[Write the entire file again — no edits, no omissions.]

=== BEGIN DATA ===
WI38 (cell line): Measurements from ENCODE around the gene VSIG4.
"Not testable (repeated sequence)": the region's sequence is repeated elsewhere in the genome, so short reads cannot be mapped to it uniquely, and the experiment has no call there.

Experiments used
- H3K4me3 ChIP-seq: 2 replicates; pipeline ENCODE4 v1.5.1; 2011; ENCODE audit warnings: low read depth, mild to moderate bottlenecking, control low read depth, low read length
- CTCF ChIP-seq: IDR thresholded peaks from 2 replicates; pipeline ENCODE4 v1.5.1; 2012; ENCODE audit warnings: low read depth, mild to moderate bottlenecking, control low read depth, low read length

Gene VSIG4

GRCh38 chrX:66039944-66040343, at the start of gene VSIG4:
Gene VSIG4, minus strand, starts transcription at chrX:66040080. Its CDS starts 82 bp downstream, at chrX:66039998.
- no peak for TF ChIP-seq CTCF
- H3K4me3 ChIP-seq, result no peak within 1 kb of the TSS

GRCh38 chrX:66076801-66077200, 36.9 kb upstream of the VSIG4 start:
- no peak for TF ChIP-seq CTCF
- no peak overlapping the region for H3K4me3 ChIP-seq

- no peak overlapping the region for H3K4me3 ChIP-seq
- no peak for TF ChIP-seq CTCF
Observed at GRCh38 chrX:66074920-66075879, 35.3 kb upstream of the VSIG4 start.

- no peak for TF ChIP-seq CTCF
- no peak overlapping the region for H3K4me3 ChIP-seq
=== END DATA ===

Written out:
WI38 (cell line): Measurements from ENCODE around the gene VSIG4.
"Not testable (repeated sequence)": the region's sequence is repeated elsewhere in the genome, so short reads cannot be mapped to it uniquely, and the experiment has no call there.

Experiments used
- H3K4me3 ChIP-seq: 2 replicates; pipeline ENCODE4 v1.5.1; 2011; ENCODE audit warnings: low read depth, mild to moderate bottlenecking, control low read depth, low read length
- CTCF ChIP-seq: IDR thresholded peaks from 2 replicates; pipeline ENCODE4 v1.5.1; 2012; ENCODE audit warnings: low read depth, mild to moderate bottlenecking, control low read depth, low read length

Gene VSIG4

GRCh38 chrX:66039944-66040343, at the start of gene VSIG4:
Gene VSIG4, minus strand, starts transcription at chrX:66040080. Its CDS starts 82 bp downstream, at chrX:66039998.
- no peak for TF ChIP-seq CTCF
- H3K4me3 ChIP-seq, result no peak within 1 kb of the TSS

GRCh38 chrX:66076801-66077200, 36.9 kb upstream of the VSIG4 start:
- no peak for TF ChIP-seq CTCF
- no peak overlapping the region for H3K4me3 ChIP-seq

- no peak overlapping the region for H3K4me3 ChIP-seq
- no peak for TF ChIP-seq CTCF
Observed at GRCh38 chrX:66074920-66075879, 35.3 kb upstream of the VSIG4 start.

- no peak for TF ChIP-seq CTCF
- no peak overlapping the region for H3K4me3 ChIP-seq